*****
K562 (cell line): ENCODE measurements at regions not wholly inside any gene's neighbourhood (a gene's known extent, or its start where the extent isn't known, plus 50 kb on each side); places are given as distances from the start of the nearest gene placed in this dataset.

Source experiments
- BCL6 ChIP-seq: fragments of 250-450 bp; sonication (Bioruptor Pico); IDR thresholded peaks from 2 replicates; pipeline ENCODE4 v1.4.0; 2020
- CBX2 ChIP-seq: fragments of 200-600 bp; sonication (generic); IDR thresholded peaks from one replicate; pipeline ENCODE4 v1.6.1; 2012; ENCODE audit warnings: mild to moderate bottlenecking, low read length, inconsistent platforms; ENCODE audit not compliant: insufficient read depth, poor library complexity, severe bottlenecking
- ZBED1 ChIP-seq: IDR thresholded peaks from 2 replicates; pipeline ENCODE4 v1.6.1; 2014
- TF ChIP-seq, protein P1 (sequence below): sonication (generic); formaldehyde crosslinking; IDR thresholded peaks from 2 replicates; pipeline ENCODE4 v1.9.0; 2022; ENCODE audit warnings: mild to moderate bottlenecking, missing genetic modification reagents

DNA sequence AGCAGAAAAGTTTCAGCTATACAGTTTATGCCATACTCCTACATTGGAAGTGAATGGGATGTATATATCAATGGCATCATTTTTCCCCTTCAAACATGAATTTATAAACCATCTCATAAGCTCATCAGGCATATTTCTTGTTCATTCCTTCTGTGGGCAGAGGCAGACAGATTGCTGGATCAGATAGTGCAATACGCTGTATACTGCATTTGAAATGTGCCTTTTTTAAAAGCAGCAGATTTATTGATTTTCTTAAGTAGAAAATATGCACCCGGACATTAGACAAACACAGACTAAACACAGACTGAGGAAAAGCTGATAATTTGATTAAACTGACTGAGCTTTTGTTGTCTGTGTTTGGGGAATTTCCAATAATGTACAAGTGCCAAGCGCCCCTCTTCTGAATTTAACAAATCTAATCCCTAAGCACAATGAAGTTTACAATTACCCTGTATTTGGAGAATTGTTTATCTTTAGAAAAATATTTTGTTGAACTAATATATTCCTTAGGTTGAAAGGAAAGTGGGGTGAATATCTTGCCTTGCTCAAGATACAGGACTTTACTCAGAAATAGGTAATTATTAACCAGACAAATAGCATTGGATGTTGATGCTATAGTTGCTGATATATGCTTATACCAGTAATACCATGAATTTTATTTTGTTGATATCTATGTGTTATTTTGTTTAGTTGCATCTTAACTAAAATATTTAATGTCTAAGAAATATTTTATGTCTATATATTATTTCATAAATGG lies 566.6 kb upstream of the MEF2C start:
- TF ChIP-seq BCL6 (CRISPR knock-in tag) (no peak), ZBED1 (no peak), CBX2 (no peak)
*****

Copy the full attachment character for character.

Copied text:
K562 (cell line): ENCODE measurements at regions not wholly inside any gene's neighbourhood (a gene's known extent, or its start where the extent isn't known, plus 50 kb on each side); places are given as distances from the start of the nearest gene placed in this dataset.

Source experiments
- BCL6 ChIP-seq: fragments of 250-450 bp; sonication (Bioruptor Pico); IDR thresholded peaks from 2 replicates; pipeline ENCODE4 v1.4.0; 2020
- CBX2 ChIP-seq: fragments of 200-600 bp; sonication (generic); IDR thresholded peaks from one replicate; pipeline ENCODE4 v1.6.1; 2012; ENCODE audit warnings: mild to moderate bottlenecking, low read length, inconsistent platforms; ENCODE audit not compliant: insufficient read depth, poor library complexity, severe bottlenecking
- ZBED1 ChIP-seq: IDR thresholded peaks from 2 replicates; pipeline ENCODE4 v1.6.1; 2014
- TF ChIP-seq, protein P1 (sequence below): sonication (generic); formaldehyde crosslinking; IDR thresholded peaks from 2 replicates; pipeline ENCODE4 v1.9.0; 2022; ENCODE audit warnings: mild to moderate bottlenecking, missing genetic modification reagents

DNA sequence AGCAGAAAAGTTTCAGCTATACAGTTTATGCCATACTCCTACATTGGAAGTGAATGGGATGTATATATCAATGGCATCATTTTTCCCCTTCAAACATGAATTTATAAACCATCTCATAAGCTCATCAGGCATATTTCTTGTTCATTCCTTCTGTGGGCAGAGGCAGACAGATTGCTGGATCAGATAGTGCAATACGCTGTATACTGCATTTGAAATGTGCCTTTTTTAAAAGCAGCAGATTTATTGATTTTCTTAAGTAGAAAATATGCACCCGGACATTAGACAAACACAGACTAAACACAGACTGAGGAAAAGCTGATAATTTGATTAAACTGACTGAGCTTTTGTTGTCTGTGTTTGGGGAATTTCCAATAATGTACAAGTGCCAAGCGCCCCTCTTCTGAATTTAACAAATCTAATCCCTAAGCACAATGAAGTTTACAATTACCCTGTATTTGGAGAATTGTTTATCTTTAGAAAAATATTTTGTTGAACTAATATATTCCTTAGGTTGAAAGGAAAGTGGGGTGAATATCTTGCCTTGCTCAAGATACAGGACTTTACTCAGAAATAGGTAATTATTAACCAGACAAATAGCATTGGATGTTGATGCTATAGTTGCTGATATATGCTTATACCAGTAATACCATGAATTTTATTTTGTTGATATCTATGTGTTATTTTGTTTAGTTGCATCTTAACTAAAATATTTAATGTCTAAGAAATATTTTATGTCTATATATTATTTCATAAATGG lies 566.6 kb upstream of the MEF2C start:
- TF ChIP-seq BCL6 (CRISPR knock-in tag) (no peak), ZBED1 (no peak), CBX2 (no peak)